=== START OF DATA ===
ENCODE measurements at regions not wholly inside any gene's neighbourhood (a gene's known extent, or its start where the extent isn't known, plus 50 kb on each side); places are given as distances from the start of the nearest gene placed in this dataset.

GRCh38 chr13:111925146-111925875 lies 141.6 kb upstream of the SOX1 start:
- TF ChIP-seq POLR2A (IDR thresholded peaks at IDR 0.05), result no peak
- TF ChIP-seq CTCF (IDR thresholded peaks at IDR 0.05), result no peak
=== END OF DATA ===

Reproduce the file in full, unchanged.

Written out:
ENCODE measurements at regions not wholly inside any gene's neighbourhood (a gene's known extent, or its start where the extent isn't known, plus 50 kb on each side); places are given as distances from the start of the nearest gene placed in this dataset.

GRCh38 chr13:111925146-111925875 lies 141.6 kb upstream of the SOX1 start:
- TF ChIP-seq POLR2A (IDR thresholded peaks at IDR 0.05), result no peak
- TF ChIP-seq CTCF (IDR thresholded peaks at IDR 0.05), result no peak